Gas giant’s profits spark fuel campaigners’ anger
PUBLISHED: 08:49 28 February 2013 | UPDATED: 10:07 28 February 2013
Supporters of a campaign to help the elderly with their fuel bills have hit out at British Gas after its parent company announced profits of £606m following price rises.
The importance of the EDP-backed campaign, Surviving Winter, was made abundantly clear yesterday with Centrica revealing an 11pc rise in profits, after increasing energy tariffs by 6pc at the end of last year.
The company made a profit of £50 per household prompting calls for the firm to use some of the cash to reduce energy bills for its 8.4 million customers.
Last year’s cold weather saw gas use leap 12pc and Sian Callaghan, director of regional corporate affairs for Centrica and British Gas, said the company could not promise that bills would not rise in the future.
She said: “What we have got to recognise is that the era of cheap energy is over. We are now having to import a large proportion of our gas and upgrade the National Grid in order to keep the lights on, while old coal power stations have to be switched off.
“We will try to soften the impact on customers by helping them with energy efficiency, so if prices rise, then bills do not have to because people are more energy efficient in their homes.”
Bishop of Norwich, the Right Rev Graham James, pictured, who supports Age UK’s Surviving Winter appeal, said British Gas’ profits were a “stark reminder” of the need for the campaign.
He said: “While British Gas has sought to help some people with insulation and other assistance, there remain many older people who find a choice has to be made between fuel and food.”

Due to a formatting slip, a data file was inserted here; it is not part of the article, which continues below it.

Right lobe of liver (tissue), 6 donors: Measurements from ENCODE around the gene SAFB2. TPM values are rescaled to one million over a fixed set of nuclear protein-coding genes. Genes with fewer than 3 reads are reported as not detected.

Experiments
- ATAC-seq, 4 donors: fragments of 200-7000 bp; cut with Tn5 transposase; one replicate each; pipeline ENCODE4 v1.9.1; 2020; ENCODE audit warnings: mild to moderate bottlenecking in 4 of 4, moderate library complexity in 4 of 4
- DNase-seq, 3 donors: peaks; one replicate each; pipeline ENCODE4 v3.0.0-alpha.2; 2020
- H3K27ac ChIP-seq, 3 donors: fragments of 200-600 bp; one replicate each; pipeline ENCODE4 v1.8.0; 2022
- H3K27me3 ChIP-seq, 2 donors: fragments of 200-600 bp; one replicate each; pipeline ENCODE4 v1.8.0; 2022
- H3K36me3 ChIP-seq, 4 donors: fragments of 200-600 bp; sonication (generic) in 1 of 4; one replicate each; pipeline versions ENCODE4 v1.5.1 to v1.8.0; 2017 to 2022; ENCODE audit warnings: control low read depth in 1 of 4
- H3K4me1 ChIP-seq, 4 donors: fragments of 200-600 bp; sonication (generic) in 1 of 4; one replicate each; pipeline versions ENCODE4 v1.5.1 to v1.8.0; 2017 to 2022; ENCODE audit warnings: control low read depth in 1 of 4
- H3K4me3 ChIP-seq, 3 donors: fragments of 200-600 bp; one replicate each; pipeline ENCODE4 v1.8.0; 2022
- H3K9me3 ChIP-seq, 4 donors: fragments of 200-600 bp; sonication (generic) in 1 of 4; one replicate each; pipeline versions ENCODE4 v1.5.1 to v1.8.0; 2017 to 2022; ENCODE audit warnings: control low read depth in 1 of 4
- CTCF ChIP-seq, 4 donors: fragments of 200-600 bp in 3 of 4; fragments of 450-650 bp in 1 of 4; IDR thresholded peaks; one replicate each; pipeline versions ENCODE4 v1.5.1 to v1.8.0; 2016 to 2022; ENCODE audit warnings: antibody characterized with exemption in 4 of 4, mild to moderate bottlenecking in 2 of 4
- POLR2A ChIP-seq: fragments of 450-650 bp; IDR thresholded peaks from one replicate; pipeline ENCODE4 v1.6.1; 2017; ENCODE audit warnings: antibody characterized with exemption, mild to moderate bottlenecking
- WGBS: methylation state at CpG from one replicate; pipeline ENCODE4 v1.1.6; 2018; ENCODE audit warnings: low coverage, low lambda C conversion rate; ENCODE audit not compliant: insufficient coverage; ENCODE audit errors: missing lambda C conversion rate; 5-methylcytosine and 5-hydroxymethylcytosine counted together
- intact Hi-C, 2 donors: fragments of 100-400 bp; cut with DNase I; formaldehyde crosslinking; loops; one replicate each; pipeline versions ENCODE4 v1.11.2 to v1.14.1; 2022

The Bishop thanked everyone who had donated to the Surviving Winter appeal saying the response in Norfolk had been “better than ever” this year.
Archdeacon of Norwich, the Venerable Jan McFarlane, said: “We know that British Gas will say that they need to make these kinds of profits in order to invest in sustainable energy sources for the future, but the figures seem hard to justify when prices were increased in November, just as we began a long and severe winter.
“There will be many who will have concluded they can’t afford to stay warm, and the consequences can be serious for the elderly and the infirm. That’s why the Surviving Winter Campaign is so important and why every donation counts.”
On Monday, British Gas announced it would create 1,000 extra jobs and Norwich North MP Chloe Smith said that although she understood how tough it was for consumers to pay bills, profits being used to create jobs was a positive step.
Centrica also confirmed yesterday that British Gas boss Phil Bentley would quit at the end of June –and will leave with a combined share, salary and pension package worth around £10m.
Trade union Unite said the energy regulator should be given more power to ensure utility providers “behave fairly”.
Len McCluskey, Unite general secretary, said: “These profits will anger a growing number of families who are struggling to pay the bills.
“The price increases in November caused hardship for customers while British Gas bosses boosted their profits and their own bonuses in the process.”
Underlying earnings at the wider Centrica group jumped 14pc to £2.7bn, but Centrica said it paid more than £1bn in tax and invested £2.7bn in 2012.
Chief executive Sam Laidlaw insisted the company needed to make a “fair and reasonable return so that we can continue to make our contribution to society and to invest”.
Shadow energy and climate change secretary Caroline Flint said it was time for a “complete overhaul of our energy market”.
“People will not understand why, just a few months ago, British Gas claimed they had no option but to put up their prices when now it looks like they’re making huge profits on the back of spiralling bills for hard-pressed consumers,” she said.
To apply for help from the Surviving Winter fund, call Age UK Norfolk on 01603 787111. To apply for assistance from the Warm and Well fund, call the Norfolk Community Foundation on 01603 623958.